A cleft is a fissure, or an opening, that may occur in the lip or palate of a person. A cleft palate is when the two plates from the skull that form the hard roof of the mouth do not fully fuse together. This causes a gap between these plates, which is known as a cleft palate. The condition can occur just in the soft palate which is called an incomplete cleft or can occur in both palates and include the jaw. Many people born with a cleft palate also have a cleft lip. Cleft palates which include the lip can be unilateral or bilateral. This condition occurs in approximately one in 700 births worldwide.
What causes a cleft palate?
Unfortunately, the cause of a cleft palate is not fully understood. Medical science points to genetic factors and environmental influences, but there is not set proof for either of these factors. A small chance exists for a cleft palate to be passed on from parents to child, but two thirds of cases have no family history of a cleft palate. There are some syndromes which are more likely to cause cleft such as Stickler’s Syndrome, Loeys-Dietz syndrome and Hardikar syndrome.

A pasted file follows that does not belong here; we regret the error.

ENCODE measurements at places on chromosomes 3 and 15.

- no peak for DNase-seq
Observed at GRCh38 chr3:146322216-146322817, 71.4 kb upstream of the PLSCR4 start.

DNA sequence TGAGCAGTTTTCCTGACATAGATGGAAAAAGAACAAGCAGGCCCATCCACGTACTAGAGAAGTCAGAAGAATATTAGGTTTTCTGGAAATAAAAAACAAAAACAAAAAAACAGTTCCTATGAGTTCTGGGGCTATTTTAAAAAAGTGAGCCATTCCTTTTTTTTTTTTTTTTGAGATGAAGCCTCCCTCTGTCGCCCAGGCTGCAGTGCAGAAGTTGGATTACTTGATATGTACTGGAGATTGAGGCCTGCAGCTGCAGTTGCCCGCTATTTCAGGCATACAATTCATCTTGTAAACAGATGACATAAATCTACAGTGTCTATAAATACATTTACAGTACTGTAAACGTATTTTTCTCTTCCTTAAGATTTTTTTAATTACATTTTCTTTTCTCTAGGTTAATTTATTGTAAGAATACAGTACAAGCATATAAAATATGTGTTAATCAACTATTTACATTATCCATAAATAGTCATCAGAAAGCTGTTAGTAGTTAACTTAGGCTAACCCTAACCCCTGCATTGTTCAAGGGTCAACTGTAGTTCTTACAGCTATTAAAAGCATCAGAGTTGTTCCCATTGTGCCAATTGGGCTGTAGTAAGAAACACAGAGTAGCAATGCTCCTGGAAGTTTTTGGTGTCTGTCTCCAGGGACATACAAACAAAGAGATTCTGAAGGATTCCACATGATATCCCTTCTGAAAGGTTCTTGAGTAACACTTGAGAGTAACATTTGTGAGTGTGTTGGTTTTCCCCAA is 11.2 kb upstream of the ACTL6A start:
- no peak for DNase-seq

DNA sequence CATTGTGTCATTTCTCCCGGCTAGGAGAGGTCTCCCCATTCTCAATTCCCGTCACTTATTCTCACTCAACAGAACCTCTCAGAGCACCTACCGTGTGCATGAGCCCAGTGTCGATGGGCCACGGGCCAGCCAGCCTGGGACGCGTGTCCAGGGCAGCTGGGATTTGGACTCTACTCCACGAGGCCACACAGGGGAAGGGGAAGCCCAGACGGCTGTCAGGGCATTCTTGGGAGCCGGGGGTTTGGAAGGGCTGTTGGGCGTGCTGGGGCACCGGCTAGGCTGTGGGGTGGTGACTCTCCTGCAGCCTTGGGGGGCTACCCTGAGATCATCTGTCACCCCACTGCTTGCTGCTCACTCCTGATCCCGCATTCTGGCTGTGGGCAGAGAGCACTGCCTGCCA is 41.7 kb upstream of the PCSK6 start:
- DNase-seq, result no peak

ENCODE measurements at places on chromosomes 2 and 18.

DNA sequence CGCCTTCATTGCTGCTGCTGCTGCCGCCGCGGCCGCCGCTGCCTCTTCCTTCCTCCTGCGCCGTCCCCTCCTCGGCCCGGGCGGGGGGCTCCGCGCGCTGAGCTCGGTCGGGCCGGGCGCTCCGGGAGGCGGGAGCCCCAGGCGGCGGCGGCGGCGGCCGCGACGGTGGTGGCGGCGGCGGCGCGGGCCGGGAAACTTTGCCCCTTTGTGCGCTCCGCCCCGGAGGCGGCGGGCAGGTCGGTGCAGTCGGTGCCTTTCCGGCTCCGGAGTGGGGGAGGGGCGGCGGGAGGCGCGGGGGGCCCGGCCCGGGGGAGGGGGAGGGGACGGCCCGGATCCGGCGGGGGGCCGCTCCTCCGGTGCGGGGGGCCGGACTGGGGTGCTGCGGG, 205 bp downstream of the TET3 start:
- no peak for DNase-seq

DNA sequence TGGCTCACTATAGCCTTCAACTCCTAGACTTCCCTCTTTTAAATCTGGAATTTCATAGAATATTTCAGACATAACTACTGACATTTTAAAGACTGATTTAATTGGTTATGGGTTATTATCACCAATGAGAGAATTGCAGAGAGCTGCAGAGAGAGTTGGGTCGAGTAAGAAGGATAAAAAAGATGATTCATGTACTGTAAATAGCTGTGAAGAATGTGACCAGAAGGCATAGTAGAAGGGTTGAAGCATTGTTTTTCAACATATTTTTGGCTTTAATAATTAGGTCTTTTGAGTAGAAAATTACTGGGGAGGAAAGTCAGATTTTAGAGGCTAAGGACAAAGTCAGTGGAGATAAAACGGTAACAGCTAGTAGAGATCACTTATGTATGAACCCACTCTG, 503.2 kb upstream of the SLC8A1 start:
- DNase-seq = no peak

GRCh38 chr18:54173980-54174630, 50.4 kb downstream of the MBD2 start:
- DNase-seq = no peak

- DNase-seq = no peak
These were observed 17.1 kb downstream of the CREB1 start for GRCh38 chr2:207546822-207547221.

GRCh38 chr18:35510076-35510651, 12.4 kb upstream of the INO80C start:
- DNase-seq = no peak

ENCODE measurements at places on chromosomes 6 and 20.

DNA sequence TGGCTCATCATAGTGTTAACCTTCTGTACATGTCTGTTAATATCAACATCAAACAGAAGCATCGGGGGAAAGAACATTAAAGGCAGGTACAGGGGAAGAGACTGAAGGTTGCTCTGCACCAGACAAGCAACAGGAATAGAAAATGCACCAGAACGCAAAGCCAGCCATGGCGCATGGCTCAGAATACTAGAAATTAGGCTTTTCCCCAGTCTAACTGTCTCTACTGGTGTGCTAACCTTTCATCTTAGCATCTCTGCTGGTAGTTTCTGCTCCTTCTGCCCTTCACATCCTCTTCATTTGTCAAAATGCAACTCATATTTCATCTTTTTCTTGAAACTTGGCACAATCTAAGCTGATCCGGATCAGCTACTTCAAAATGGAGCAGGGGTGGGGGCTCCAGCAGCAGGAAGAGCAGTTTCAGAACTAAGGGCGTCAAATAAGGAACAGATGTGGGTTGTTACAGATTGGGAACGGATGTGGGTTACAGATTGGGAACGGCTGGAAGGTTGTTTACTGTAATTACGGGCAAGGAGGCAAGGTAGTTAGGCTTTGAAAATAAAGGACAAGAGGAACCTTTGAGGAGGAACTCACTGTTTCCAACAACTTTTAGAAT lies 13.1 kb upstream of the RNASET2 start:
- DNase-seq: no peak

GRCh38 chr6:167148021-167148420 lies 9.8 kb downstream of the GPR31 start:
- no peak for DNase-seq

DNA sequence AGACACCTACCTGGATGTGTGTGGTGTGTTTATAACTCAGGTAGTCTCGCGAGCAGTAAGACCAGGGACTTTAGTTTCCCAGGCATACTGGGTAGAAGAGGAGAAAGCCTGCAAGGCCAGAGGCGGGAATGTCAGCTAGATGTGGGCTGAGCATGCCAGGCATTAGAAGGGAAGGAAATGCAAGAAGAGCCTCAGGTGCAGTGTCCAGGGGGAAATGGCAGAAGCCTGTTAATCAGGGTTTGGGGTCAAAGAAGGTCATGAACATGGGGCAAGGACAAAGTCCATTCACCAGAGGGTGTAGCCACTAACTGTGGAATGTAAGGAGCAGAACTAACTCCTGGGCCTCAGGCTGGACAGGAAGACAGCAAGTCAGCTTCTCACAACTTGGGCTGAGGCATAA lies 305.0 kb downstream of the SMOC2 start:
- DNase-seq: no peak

Some research has also suggested that environmental influences may have some impact on the development of a cleft palate. A baby’s palate and lips form during the first 6 to 8 weeks of life. The fetus is very susceptible during this stage to negative environmental factors such as cigarette smoke, alcohol, pesticide exposure and lack of vitamin and minerals in the mother’s diet. However, there is no medical proof to substantiate this idea.